On a quarterly basis, publicly traded companies provide an update of their financial results during what’s known as an “earnings call.” Earnings calls allow companies to provide a glimpse into major business developments over the quarter, including where they stand financially, whether they’ve gained or lost business, and how they expect to perform over the following quarter. These calls are open to the public via webcasts and dial-ins, which can be found on a company’s financial or investor relation’s page (see table below). However, they mostly target shareholders and financial analysts who welcome the opportunity to glean what they can about the company’s financial status and future performance, as it may have a direct impact on investors’ wallets.
|Investor Page||Earnings Calls / Annual Shareholder Meetings|
|UnitedHealth||Not yet scheduled|
|WellCare||Not yet scheduled|
Earnings calls often coincide with a press release of major highlights, and begin with a statement by top executives who then take questions from financial analysts. While financial analysts rely on these calls to update their models and price targets—for the health policy community, these calls can provide useful insight into a company’s strategic thinking, which cannot otherwise be found in forecast or projection filings. Comments made on the calls often shed light on what companies perceive are emerging market trends and they introduce perspectives on how companies may be faring as they adjust to various market reforms and regulations.
For instance, last month, all major health insurers concluded their fourth quarter (Q4) earnings calls for 2015 and several companies used the opportunity to comment on Affordable Care Act (ACA) marketplace participation and special enrollment periods (SEPs). With regard to marketplace participation, UnitedHealth highlighted steps it is taking to stabilize its marketplace business after threatening to withdraw from the exchanges for 2017, stating:
“We are not pursuing membership growth and have taken a comprehensive set of actions to contain membership and sharpen performance over the balance of 2016. We have strong platinum products, increased prices, eliminated marketing and commissions…”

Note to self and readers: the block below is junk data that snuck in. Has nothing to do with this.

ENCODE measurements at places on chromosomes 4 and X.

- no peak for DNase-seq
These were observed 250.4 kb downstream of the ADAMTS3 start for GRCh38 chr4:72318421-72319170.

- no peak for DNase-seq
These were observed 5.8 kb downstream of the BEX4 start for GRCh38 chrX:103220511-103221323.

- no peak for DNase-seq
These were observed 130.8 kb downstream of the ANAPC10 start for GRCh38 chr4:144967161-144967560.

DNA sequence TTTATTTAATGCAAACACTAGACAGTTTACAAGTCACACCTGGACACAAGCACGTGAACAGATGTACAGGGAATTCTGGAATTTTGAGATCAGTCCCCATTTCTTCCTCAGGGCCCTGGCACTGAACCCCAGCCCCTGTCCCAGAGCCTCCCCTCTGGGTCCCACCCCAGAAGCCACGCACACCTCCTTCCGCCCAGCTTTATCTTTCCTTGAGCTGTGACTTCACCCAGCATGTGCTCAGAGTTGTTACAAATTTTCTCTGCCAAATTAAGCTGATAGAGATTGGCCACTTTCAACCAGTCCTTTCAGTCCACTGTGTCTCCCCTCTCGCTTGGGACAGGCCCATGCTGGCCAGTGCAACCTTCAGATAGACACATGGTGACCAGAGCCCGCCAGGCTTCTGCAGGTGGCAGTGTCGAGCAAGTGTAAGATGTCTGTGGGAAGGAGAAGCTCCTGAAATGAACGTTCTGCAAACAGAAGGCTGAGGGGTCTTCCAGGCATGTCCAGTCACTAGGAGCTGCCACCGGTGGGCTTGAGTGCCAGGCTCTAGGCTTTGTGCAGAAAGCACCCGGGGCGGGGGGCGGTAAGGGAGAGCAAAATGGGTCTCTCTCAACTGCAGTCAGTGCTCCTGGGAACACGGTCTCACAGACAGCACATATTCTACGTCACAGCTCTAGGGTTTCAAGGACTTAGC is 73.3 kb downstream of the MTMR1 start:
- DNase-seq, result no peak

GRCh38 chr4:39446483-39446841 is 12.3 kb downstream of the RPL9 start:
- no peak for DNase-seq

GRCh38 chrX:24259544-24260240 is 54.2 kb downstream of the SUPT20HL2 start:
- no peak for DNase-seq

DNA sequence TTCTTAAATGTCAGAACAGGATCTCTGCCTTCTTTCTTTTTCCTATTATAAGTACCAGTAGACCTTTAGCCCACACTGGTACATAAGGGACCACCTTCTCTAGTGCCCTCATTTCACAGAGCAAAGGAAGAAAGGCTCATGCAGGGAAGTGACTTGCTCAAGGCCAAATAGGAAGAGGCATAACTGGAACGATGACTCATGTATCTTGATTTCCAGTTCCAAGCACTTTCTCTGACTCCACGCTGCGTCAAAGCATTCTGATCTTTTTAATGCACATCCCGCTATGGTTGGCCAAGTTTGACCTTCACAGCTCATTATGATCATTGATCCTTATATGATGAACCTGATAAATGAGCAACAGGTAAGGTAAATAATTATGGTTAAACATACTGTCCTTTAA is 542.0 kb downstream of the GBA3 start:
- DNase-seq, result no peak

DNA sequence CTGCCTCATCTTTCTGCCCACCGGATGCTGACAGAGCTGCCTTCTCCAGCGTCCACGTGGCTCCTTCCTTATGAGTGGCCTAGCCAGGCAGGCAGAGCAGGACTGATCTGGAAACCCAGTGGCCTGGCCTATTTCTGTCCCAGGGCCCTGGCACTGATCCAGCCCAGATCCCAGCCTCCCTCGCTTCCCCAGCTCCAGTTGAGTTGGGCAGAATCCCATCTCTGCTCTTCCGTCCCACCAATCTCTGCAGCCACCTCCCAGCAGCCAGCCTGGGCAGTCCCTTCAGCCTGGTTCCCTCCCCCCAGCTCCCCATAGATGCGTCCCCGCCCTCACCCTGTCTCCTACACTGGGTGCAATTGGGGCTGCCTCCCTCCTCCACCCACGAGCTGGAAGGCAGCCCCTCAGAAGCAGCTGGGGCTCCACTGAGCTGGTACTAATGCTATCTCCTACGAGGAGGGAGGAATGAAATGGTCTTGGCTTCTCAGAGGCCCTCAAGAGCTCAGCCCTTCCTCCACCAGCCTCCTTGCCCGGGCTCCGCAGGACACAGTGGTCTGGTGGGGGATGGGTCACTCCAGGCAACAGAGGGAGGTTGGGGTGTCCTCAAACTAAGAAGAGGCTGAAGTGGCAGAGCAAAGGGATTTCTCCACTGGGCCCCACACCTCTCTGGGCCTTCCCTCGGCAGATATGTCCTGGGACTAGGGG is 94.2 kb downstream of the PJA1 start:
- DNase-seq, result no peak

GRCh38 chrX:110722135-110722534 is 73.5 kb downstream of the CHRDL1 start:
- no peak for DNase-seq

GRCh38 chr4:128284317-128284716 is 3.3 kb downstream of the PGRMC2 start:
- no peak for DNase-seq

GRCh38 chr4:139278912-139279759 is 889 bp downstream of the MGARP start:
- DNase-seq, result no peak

These comments confirm what many policy analysts witnessed back in the fall, when insurers first began to express concern over SEPs and some acted to restrict enrollment by cutting agent/broker commissions. Likewise, in response to CMS’ elimination of certain SEPs and clarification of eligibility rules, several insurers used their quarterly call to applaud CMS for tightening consumers’ ability to enroll through SEPs, including Anthem, which commented:
“…we are certainly very observant of the shifts and changes that the administration is enacting, especially paying a lot of attention to special enrollment period…I suspect there may be more changes in the near future which we want to consider very carefully so that we can judge the sustainability of the exchange marketplace…”
These comments, along with several others, provide additional color on what insurers consider to be current challenges, while allowing companies a platform to highlight what actions they are taking to remain successful in the evolving market.
As with all resources, policy analysts should view these calls with a critical eye. Most statements are prepared prior to the call and are carefully crafted to reflect a company’s strategic priorities. Nevertheless, when taken with a grain of salt, earnings calls can be used as a tool to better understand how the insurer sector is reacting to ACA implementation. Over the last year, earnings calls have revealed important trends in medical claims, adjustments to plan designs, and cuts to broker commissions, all of which stand to impact the consumer community. Staying abreast of how insurers view these developments is important to shaping the policy environment. Next month, insurers will begin to host their first quarter earnings calls for 2016, which are likely to provide interesting insights on the fourth open enrollment period.